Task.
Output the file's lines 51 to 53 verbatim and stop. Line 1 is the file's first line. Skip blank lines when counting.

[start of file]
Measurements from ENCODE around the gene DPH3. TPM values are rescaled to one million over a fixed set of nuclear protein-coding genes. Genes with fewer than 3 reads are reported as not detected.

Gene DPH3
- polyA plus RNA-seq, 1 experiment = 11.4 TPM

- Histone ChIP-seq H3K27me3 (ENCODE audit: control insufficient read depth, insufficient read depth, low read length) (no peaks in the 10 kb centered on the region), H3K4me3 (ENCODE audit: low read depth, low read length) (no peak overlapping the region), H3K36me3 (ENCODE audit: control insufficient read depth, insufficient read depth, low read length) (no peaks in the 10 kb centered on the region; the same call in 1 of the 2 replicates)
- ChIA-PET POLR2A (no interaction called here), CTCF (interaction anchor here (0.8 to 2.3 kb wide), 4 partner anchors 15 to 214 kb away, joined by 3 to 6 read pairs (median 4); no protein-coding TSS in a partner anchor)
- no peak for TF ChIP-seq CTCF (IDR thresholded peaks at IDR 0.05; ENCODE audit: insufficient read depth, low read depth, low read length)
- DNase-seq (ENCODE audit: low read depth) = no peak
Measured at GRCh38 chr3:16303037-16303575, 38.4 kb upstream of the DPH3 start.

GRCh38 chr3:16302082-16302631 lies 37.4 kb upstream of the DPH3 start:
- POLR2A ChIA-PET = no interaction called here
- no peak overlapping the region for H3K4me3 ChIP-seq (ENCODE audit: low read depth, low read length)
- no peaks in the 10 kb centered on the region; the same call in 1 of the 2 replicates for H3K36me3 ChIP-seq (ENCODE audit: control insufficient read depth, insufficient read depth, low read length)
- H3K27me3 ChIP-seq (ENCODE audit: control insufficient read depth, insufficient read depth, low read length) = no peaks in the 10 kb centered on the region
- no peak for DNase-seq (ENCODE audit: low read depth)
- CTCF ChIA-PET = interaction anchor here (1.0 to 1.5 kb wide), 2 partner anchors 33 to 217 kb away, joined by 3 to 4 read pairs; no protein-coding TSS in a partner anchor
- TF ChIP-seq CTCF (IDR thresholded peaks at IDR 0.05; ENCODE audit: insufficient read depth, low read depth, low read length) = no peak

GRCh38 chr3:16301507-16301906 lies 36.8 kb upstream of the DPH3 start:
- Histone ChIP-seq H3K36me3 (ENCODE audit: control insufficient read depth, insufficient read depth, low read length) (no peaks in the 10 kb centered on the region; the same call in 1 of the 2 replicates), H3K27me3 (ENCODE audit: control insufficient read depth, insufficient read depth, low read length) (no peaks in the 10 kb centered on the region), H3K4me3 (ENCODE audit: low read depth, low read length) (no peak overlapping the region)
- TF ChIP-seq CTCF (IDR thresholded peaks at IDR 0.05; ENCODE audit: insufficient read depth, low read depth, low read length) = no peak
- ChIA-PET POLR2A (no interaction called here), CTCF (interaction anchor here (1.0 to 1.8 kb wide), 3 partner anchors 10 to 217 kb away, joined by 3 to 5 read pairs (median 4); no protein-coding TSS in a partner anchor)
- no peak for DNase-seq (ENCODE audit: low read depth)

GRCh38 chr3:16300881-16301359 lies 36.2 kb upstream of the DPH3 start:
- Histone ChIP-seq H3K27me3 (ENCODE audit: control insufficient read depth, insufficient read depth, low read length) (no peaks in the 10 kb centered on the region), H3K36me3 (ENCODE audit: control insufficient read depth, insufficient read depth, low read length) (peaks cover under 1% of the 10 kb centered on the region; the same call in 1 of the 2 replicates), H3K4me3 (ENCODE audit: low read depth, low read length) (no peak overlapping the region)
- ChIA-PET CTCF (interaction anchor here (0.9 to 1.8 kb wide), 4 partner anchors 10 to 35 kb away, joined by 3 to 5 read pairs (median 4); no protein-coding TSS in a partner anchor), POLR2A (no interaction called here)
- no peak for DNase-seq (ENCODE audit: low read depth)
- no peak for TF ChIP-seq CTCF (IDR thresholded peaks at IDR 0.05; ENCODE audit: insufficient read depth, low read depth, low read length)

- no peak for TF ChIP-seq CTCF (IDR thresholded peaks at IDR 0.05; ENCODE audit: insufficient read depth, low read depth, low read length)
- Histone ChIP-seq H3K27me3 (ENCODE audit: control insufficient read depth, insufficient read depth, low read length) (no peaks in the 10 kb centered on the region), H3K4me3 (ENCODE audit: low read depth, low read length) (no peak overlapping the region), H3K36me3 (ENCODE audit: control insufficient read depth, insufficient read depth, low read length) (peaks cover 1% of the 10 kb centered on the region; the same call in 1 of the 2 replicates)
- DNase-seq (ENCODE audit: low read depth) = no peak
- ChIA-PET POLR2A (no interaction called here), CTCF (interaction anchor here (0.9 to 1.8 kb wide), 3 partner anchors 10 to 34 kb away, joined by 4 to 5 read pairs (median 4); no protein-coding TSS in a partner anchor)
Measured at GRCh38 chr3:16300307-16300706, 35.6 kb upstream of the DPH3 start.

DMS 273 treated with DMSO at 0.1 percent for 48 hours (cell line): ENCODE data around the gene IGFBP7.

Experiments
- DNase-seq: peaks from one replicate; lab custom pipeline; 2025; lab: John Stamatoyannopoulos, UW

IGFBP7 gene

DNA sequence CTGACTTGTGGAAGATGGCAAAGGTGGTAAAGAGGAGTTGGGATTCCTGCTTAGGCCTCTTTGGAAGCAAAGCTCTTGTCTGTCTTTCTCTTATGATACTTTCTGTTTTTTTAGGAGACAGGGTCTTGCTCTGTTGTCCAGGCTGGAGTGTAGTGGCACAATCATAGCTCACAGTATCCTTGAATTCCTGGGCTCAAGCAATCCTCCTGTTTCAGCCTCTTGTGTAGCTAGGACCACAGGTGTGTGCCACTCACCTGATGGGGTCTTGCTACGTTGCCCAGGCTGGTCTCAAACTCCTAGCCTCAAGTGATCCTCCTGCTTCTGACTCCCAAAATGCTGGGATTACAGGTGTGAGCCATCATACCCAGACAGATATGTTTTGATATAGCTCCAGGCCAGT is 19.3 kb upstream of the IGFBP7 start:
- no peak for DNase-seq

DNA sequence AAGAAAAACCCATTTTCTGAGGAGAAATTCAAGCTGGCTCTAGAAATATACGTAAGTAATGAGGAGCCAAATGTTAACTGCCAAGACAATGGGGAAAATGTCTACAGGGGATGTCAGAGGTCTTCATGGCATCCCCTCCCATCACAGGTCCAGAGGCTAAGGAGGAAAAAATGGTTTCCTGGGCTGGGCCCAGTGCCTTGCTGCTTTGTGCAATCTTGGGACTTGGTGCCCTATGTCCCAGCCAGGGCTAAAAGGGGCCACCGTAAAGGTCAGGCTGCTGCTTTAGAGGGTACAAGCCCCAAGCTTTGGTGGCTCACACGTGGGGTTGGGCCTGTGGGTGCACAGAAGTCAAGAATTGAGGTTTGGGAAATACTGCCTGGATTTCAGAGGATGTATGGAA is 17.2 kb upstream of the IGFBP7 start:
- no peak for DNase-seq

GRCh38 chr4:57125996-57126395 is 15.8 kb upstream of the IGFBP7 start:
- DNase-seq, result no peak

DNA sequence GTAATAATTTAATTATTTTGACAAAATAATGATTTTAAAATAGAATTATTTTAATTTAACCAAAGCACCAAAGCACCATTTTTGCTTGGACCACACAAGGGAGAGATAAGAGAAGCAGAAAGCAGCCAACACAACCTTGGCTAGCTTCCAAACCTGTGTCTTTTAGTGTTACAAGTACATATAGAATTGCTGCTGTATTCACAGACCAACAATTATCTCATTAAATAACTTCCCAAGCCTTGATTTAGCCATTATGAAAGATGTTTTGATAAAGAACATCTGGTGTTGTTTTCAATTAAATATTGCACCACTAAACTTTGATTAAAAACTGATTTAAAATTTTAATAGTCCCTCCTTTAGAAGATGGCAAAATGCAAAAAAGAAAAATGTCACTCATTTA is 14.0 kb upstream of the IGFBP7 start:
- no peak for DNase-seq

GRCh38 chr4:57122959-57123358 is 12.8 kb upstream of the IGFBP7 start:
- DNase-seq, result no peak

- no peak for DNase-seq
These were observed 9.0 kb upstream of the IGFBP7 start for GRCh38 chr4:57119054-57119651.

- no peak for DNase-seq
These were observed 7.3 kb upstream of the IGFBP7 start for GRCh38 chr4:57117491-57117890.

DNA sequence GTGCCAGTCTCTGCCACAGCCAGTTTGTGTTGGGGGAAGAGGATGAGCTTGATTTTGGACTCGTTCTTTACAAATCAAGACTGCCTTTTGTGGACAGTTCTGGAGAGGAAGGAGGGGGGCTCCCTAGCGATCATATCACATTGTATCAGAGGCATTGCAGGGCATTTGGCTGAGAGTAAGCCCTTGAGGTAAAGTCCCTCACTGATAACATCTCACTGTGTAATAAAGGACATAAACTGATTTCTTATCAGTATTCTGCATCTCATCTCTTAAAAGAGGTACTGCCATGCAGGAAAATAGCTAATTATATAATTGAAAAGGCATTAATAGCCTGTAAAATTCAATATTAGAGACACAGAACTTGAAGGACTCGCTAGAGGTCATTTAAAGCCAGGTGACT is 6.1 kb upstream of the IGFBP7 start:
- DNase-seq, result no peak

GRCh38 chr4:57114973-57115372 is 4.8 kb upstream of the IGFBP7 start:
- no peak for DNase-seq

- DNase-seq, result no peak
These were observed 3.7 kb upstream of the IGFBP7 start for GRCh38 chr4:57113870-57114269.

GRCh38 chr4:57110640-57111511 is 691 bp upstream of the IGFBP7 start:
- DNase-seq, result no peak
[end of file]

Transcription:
- DNase-seq, result no peak

GRCh38 chr4:57114973-57115372 is 4.8 kb upstream of the IGFBP7 start:
- no peak for DNase-seq